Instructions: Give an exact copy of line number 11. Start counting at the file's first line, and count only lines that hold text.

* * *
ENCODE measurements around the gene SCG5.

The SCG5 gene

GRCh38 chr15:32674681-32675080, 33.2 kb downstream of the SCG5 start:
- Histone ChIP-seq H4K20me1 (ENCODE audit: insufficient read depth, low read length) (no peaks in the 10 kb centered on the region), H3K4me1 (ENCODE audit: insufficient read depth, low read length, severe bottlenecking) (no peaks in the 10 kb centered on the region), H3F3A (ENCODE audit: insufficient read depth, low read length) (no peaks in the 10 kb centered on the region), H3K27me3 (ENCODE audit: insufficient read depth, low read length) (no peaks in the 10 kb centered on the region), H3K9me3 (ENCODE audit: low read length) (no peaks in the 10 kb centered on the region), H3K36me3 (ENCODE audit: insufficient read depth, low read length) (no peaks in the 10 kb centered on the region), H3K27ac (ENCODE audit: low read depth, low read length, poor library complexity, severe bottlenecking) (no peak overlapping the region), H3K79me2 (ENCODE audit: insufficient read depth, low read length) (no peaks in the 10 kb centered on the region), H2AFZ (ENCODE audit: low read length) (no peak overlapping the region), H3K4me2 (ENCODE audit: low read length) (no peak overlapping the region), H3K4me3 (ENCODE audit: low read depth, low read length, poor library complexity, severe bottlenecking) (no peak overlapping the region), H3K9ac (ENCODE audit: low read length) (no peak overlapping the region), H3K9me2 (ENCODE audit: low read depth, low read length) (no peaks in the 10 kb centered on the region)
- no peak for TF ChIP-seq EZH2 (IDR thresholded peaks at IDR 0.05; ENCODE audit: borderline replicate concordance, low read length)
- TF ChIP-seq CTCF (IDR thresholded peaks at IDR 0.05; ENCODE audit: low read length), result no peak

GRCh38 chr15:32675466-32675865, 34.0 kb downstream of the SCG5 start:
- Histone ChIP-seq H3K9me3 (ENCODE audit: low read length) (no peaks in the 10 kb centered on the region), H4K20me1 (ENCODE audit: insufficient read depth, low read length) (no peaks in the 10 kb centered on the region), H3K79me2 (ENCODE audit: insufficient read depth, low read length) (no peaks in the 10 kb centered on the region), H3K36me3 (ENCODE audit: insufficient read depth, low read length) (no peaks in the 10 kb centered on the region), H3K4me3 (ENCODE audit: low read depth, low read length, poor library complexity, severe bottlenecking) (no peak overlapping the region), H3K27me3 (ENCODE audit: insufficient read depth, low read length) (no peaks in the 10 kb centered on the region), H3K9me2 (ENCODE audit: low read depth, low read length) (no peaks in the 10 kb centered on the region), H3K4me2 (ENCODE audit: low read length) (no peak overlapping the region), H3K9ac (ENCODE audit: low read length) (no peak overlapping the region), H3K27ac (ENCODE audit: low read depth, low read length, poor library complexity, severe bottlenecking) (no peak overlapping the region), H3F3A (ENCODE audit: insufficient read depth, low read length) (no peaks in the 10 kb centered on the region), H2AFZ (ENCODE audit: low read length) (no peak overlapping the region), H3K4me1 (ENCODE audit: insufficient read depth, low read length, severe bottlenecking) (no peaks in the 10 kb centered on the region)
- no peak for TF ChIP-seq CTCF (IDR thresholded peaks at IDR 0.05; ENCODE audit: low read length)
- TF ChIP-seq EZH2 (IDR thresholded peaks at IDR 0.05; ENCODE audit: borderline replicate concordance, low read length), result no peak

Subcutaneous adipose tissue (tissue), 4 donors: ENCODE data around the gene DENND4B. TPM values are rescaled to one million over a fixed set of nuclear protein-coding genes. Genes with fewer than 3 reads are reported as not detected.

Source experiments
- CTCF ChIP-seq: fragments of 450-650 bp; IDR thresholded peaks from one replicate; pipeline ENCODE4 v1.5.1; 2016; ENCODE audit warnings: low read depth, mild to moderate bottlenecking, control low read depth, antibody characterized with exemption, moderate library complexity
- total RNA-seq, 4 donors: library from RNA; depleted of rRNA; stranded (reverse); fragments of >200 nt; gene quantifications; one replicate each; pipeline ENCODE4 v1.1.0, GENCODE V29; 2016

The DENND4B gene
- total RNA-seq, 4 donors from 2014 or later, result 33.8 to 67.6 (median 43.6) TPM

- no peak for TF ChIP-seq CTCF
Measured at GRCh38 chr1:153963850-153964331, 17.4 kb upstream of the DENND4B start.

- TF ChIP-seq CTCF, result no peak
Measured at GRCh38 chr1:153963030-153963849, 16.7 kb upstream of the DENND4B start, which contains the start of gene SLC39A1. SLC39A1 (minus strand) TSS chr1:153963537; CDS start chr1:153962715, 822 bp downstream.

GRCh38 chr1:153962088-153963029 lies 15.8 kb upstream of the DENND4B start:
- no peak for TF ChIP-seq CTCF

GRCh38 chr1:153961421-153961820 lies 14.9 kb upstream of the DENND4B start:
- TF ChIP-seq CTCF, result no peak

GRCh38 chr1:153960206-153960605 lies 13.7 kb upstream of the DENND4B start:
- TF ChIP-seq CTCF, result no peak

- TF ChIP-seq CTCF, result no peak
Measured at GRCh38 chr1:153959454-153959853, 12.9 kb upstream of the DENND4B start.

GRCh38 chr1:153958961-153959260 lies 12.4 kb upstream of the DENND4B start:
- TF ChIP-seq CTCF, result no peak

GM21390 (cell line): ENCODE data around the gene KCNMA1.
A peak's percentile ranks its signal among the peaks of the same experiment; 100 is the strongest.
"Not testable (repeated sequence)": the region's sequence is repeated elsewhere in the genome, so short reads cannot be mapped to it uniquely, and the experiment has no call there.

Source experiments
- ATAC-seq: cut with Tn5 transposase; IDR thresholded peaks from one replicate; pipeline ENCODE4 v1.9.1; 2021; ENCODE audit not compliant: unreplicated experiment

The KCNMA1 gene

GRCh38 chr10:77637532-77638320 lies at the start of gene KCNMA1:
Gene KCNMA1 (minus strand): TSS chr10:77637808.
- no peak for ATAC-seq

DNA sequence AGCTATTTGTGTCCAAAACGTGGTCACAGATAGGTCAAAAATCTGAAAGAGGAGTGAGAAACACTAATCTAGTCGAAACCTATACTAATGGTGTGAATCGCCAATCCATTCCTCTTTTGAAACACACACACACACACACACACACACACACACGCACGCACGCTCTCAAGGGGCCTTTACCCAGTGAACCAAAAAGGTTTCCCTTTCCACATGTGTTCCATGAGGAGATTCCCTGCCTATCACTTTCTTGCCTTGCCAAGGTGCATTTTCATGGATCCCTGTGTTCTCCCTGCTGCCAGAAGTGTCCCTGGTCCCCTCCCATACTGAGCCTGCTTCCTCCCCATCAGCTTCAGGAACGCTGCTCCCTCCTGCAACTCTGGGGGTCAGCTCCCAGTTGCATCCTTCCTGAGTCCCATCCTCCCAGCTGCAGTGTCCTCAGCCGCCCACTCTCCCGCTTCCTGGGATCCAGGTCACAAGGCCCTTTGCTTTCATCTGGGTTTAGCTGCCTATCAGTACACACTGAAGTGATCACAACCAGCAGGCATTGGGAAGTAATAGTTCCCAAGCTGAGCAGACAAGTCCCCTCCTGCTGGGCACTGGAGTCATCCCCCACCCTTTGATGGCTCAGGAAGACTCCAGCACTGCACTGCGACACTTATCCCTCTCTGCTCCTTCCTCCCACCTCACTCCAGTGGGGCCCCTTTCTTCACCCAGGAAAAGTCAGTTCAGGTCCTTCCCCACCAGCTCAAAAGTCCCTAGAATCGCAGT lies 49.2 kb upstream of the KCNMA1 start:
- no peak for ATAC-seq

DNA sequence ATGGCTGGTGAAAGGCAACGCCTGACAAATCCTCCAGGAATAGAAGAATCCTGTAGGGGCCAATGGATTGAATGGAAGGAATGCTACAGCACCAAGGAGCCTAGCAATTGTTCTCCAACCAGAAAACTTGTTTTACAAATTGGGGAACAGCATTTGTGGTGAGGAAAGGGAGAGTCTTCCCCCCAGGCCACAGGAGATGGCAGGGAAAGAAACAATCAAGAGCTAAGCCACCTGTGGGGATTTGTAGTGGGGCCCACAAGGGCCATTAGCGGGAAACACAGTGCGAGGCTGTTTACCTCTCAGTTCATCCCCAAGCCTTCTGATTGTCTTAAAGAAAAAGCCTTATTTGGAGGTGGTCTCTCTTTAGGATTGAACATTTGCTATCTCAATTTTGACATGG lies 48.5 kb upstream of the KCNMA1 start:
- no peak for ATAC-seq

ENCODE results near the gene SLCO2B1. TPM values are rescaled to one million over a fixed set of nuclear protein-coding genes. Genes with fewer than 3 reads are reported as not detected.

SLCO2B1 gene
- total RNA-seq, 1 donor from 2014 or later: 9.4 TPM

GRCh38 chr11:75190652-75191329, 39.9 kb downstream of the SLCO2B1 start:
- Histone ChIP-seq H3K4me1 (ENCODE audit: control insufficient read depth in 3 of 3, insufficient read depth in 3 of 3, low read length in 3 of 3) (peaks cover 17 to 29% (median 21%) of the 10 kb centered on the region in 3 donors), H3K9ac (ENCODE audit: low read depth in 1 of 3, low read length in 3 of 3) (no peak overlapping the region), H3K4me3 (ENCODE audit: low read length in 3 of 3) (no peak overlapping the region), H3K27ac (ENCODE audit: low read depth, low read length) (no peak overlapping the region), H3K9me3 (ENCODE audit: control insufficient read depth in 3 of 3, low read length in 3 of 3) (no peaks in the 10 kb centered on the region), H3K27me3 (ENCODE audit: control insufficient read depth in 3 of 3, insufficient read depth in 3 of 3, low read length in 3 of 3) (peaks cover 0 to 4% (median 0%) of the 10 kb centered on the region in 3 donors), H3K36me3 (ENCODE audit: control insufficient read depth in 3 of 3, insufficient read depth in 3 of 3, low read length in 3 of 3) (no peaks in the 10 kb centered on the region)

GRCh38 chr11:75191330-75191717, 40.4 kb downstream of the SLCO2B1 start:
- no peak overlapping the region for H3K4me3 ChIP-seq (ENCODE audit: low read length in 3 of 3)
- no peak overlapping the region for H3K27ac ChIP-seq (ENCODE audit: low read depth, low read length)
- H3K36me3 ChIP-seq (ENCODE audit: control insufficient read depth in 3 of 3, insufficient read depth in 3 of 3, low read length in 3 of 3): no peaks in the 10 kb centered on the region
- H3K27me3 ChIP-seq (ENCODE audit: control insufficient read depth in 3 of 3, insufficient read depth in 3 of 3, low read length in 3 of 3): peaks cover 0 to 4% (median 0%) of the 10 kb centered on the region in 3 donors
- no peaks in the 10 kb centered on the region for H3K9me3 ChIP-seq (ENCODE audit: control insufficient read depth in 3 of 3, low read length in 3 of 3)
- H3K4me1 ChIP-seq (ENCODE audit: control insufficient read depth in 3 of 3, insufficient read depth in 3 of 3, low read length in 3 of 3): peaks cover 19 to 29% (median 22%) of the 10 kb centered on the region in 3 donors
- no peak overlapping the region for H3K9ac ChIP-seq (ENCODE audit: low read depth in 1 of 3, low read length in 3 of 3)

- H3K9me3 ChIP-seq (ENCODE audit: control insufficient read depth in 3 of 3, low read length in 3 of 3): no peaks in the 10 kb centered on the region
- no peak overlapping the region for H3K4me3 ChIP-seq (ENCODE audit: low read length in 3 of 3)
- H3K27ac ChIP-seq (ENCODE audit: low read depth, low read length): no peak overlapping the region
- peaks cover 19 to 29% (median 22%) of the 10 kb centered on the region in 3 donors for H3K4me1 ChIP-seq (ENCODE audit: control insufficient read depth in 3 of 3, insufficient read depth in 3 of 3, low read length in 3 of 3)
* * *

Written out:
Subcutaneous adipose tissue (tissue), 4 donors: ENCODE data around the gene DENND4B. TPM values are rescaled to one million over a fixed set of nuclear protein-coding genes. Genes with fewer than 3 reads are reported as not detected.